A total of 2498 embryos from two strains of silk worms were injected, 1164 (46.6%) of the embryos hatched resulting in 654 (26.7%) fertile adults, single-pair matings among which 12 broods (0.5%) expressing green fluorescent protein were found.
The genomic DNA of the broods were analysed with Southern blot (a technique that gives information on the inserts). Here is how the authors reported their results.
"Southern blot analyses of the DNA of transformed G1 insects showed that one to three different inserts were present in a single animal and that larvae from the same progeny [ie, brood] had different insertions. These insertions were inherited independently at the G2 generation
"The presence of multiple independent inserts in many G1 larvae indicates that a single gamete from the G0 parent can harbor several insertions and that different gametes can have different insertions. Eighteen insertions were observed in 12 G1 individuals issued from three transformed parents. It is likely that this result underestimates the total number of insertion events that occurred in the G0 moths." (p.82)
Why were there such a large number of different inserts? There were two possible explanations.
"Either the integration events [of the piggyBac vector] in the germ line occurred late during development [of the injected embryo]", so that the same adult carries a population of germ cells each with different insertions, "or successive rounds of transposition took place after an initial insertion event". The latter hypothesis, considered more likely, "would explain why - despite the low frequency of insertion in the parental population [0.5%] - the number of inserts is high in the transformed insects .. A similar situation was also observed in transgenic C. capitata, and it was also attributed to secondary mobilizations of an initial single insert." (p.82)
In other words, there is evidence that the inserts had moved between the G0 and the G1 generations, and possibly, again between the G1 and G2 generations. The "stable germ line transformation" claimed (p.83) is based on a dangerous instability of the insert, which is prone to secondary mobilisation.
The proposal for the field test is based on the belief that the piggyBac gene inserts would be stable. But there is already evidence, described above, that they are not stable. Furthermore, piggyBac may be carried by the baculovirus that infect insects, and such virus certainly produces transposase that can move the gene-bearing transposon. The virus can also act as a vector for rapid spread of the modified transposon to a variety of insects.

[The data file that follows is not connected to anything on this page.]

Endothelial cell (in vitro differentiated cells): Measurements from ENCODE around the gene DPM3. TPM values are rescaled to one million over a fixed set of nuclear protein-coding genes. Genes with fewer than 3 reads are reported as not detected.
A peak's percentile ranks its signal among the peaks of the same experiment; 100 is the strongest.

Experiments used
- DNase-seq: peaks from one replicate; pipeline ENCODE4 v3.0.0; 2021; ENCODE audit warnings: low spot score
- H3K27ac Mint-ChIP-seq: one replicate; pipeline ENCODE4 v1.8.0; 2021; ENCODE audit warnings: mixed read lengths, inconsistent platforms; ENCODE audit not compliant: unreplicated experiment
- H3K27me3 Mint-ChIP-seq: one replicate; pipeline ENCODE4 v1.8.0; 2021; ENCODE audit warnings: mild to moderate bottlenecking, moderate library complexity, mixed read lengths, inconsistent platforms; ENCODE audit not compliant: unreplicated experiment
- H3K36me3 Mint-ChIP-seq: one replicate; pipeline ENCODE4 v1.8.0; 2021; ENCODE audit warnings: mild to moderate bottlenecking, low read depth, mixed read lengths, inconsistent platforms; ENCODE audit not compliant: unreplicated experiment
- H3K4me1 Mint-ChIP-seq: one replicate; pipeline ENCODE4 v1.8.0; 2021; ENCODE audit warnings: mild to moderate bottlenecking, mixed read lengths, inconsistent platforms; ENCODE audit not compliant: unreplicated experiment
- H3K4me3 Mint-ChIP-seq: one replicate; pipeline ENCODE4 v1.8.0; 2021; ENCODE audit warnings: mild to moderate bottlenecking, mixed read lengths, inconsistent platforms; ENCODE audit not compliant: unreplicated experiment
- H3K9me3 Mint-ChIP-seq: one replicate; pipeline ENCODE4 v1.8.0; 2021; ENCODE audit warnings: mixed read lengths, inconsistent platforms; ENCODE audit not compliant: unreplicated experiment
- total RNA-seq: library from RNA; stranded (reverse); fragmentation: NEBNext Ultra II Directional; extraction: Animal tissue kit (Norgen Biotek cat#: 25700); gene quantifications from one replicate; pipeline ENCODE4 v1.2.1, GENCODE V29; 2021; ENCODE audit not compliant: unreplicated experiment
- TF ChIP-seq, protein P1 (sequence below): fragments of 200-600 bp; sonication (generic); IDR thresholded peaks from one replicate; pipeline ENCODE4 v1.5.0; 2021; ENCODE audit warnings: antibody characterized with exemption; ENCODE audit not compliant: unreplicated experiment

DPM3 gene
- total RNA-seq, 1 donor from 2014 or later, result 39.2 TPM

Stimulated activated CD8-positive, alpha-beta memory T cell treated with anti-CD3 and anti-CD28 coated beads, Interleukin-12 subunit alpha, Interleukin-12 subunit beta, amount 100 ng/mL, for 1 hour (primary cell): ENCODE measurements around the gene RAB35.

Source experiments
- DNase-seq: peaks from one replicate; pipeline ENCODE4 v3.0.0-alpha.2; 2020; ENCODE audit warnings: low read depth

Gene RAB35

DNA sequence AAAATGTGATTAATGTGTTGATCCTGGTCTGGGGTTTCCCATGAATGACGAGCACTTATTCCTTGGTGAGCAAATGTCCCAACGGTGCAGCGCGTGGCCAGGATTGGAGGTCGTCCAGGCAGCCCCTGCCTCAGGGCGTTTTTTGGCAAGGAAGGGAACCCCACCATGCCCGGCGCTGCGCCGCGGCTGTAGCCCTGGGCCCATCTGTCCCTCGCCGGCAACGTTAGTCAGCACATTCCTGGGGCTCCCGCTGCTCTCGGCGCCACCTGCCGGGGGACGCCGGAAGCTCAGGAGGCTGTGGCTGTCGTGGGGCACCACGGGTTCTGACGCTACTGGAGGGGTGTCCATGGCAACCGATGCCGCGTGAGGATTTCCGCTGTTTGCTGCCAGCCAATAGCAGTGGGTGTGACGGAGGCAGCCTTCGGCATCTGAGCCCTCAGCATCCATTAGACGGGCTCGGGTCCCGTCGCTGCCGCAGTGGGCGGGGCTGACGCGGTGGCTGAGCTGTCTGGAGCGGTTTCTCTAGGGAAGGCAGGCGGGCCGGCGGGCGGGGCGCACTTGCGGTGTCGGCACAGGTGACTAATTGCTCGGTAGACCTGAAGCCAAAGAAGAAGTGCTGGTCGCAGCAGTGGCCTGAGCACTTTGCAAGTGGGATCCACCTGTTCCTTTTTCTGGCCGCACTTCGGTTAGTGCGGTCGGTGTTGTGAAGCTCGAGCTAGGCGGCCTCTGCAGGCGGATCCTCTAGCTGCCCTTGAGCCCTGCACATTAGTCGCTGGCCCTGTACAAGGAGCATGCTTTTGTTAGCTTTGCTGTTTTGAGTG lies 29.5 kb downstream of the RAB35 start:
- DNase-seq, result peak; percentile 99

The proposal claims that no human health concerns are involved in the field trail. It argues "Lepidoptera, in general, do not pose a threat to human health and welfare and should remain a guiding principle in deciding on human risks related to their genetic manipulation." However, the same piggyBac transposon was also used for gene transfer in the mosquito that transmits yellow fever. Worse still, baculovirus, which harbours piggyBac transposon, is used in human gene therapy because it is so good at getting into human cells, so any piggyBac it carries will be efficiently smuggled along.
These artificial transposons are already aggressive and promiscuous genome invaders, and putting them into insects is to give them wings, as well as sharp mouthparts for efficient delivery to all plants and animals and their viruses. The predictable result is rampant horizontal gene transfer and recombination across species barriers. The unpredictable unknown is what kinds of new deadly viruses might be generated , and how many new cases of insertion mutagenesis and carcinogenesis they may bring . It is the height of folly and irresponsibility to release such GM insects, let alone GM insects carrying female-killing genes (see "Terminator insects - the killing of females", this issue).
There is a compelling case for stopping these developments altogether on the basis of hazards that can already be foreseen.
(Reprint from ISIS News 9/10, June 2001, ISSN: 1474-1547 (print) ISSN: 1474-1814 (online) )
GM pink bollworms are a prelude to developing female-killing traits to control bollworm pests. Dr. Mae-Wan Ho and Prof. Joe Cummins explain the genetics and hazards of female killing systems.